SNOWE ACKNOWLEDGES HEALTH CARE TALKS…. There were reports this week that some Senate Democrats had once again decided to reach out to Maine’s Republican senators, Olympia Snowe and Susan Collins, about health care reform. Yesterday, Snowe acknowledged some talks had, in fact, already occurred.
Sen. Olympia Snowe (R-Maine) said Friday that she has been in conversation with Democrats and Finance Committee Chairman Max Baucus about a way forward on health care reform.
“I have talked with several of my Democratic colleagues, including the chairman of the Finance Committee, just sorting through these issues, and the process, and what will unfold,” Snowe told Andrea Mitchell on MSNBC Friday afternoon. “Hopefully, [Democrats] will take measure of what needs to happen now, build some support, those things can happen so that it’s not [so] breathtakingly expansive that [it] creates consternation by the American people at a time will can ill-afford intrinsic costs.”
As a substantive matter, this is, at best, incomplete. Snowe didn’t even want health care reform to get a vote in the Senate because it’s “expansive”? This is a new concern — she had been complaining about the slow process not being slow enough — and without some additional details, it’s not at all clear what Snowe would prefer in terms of expansiveness.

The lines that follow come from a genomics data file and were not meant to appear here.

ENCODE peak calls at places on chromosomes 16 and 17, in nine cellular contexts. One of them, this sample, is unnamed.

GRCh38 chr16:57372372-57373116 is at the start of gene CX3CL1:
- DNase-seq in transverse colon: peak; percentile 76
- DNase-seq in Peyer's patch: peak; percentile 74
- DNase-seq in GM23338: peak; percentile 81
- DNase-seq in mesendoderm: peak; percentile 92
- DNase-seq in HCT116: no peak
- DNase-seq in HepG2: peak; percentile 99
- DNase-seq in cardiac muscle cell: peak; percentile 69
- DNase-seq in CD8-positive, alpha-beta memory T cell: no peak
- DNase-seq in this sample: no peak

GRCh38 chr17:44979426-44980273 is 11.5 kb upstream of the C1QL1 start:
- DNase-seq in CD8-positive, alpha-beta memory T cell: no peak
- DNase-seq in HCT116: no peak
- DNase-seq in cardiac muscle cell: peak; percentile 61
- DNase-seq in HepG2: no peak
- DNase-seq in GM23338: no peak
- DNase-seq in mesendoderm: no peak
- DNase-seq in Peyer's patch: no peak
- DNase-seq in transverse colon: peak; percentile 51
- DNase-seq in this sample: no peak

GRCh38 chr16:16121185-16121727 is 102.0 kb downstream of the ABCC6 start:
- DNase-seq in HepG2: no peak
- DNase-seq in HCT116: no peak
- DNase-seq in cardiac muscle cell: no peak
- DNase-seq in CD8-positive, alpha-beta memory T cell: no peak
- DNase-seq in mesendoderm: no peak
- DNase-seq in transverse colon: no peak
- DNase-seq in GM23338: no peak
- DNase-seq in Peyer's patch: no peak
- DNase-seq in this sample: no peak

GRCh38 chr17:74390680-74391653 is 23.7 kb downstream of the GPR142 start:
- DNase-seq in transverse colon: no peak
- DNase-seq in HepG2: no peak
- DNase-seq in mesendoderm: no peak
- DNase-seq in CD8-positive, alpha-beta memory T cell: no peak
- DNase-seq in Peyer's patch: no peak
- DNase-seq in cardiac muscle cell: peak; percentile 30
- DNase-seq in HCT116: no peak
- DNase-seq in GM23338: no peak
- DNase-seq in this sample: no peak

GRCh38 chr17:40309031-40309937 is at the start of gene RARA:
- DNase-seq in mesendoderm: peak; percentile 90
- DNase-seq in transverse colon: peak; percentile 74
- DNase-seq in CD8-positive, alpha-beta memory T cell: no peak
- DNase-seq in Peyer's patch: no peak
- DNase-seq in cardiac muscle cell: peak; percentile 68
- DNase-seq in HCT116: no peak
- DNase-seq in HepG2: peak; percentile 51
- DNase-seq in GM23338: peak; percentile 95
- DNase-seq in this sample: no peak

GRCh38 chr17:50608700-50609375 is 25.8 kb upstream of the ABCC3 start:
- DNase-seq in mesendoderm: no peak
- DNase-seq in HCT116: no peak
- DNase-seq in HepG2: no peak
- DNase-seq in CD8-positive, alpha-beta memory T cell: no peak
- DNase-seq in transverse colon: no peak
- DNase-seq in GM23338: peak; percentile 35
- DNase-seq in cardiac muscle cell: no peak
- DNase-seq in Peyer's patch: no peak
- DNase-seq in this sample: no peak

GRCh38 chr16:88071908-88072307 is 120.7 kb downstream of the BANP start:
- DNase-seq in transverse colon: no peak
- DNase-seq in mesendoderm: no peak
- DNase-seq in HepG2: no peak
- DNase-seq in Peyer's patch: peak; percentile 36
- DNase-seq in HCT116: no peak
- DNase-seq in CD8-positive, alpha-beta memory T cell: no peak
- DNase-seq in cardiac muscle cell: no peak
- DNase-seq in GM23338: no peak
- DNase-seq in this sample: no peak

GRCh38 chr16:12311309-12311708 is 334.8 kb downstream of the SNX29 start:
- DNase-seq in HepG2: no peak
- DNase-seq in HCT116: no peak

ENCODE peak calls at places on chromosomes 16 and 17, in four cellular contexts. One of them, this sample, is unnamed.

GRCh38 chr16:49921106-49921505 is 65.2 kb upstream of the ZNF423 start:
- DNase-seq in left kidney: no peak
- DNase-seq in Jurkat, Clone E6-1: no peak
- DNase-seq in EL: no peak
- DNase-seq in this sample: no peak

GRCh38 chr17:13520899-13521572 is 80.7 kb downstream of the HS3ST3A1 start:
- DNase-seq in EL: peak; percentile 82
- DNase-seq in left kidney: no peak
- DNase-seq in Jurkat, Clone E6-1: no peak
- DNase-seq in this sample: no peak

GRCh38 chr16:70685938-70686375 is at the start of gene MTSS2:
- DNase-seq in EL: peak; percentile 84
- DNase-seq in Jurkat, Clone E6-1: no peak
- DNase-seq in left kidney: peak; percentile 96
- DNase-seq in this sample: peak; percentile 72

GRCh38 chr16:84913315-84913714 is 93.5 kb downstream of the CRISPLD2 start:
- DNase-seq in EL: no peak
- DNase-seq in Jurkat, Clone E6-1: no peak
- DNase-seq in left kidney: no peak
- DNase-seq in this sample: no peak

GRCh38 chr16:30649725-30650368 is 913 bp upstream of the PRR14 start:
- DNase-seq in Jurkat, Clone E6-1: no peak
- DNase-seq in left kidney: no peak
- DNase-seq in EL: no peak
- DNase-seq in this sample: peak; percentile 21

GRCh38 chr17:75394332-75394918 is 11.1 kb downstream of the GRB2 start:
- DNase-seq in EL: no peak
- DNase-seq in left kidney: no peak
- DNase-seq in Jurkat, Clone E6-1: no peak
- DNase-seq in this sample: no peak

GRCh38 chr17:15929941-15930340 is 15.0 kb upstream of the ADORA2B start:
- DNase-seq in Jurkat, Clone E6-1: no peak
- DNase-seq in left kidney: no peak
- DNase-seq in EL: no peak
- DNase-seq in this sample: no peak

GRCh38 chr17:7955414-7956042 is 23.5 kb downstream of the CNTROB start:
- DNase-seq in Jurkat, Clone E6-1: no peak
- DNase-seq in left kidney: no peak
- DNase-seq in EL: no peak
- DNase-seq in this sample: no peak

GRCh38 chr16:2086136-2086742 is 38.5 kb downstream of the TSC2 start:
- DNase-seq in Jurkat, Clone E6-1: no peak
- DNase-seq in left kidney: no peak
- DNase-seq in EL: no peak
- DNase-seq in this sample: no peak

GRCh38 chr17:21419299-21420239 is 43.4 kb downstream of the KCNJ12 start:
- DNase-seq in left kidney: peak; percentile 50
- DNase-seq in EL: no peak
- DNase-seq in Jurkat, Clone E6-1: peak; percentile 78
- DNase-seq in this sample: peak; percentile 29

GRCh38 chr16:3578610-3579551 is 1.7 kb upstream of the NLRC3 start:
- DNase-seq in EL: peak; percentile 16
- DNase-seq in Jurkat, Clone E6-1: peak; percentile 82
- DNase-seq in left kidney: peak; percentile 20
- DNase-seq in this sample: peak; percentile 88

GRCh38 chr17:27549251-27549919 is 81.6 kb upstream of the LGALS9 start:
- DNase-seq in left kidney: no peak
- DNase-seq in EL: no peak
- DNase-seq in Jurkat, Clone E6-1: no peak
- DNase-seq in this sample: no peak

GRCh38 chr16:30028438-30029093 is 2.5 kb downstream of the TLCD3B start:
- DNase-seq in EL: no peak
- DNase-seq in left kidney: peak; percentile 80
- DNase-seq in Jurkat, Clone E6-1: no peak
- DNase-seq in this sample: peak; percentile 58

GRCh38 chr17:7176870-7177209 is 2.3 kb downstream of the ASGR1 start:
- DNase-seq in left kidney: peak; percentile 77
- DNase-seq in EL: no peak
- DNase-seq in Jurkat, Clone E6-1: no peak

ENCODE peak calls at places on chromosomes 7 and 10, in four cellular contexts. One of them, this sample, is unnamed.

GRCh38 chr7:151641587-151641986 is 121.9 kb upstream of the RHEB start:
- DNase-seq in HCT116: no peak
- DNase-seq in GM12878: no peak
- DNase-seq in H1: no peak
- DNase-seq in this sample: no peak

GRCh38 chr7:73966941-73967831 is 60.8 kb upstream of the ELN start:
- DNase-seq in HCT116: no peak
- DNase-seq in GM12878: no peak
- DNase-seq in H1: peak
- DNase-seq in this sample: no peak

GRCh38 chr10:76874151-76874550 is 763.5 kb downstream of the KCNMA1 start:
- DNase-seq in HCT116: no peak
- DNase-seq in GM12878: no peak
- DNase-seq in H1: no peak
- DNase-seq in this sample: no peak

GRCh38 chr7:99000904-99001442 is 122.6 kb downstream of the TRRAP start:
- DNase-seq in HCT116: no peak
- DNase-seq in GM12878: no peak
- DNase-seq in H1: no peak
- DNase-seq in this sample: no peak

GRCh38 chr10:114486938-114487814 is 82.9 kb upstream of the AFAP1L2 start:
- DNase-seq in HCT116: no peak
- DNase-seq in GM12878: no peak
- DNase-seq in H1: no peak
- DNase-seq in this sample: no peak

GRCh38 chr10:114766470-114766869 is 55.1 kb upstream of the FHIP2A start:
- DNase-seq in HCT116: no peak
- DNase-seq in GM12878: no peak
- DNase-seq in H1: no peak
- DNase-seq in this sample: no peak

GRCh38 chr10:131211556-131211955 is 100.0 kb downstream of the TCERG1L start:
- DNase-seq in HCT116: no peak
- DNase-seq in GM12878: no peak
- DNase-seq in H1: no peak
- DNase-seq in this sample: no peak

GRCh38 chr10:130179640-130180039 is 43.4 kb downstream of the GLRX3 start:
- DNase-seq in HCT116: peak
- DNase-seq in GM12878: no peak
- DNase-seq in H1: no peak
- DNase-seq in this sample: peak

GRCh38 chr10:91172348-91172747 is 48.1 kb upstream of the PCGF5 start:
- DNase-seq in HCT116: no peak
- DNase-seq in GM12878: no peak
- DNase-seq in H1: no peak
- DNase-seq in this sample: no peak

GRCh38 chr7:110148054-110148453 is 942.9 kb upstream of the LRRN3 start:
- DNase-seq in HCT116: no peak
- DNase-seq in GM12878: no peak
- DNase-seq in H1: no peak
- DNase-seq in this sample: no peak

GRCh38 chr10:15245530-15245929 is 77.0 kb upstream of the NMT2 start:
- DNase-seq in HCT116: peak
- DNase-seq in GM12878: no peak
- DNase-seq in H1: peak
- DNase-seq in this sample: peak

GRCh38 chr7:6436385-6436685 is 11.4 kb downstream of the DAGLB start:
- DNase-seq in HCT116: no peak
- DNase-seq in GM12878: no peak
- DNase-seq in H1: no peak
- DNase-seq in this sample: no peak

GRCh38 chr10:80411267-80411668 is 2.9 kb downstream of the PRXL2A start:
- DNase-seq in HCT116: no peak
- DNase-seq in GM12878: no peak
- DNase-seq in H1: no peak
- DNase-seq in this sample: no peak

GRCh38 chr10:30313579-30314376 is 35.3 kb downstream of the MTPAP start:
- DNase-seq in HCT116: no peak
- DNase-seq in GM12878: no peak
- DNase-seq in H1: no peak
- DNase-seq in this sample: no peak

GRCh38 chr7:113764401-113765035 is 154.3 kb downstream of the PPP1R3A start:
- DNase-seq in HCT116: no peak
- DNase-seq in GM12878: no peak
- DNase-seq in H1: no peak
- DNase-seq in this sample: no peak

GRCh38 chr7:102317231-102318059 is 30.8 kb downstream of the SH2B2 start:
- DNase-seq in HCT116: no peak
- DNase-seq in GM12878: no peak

But it’s worth noting that the final bill out of the Senate Finance Committee was pretty similar to the final bill considered on the Senate floor — and Snowe voted with Democrats to support the measure in committee. A few months later, she voted to (1) block the Senate from have a floor debate on health care reform; (2) characterize health care reform as “unconstitutional”; and (3) prevent the Senate from voting up or down on the legislation itself.
And now Senate Dems are hoping to negotiate with her again? Maybe they know something I don’t, but I feel like I’ve seen this production before, and it always ends with Lucy pulling the ball away and Charlie Brown falling on his ass.
In the larger context, though, the fact that Snowe and Baucus (among others) have even talked at all suggests senators are keeping a wide variety of options open. I’m not sure that’s a good thing, necessarily, but it’s preferable to letting health care reform die altogether.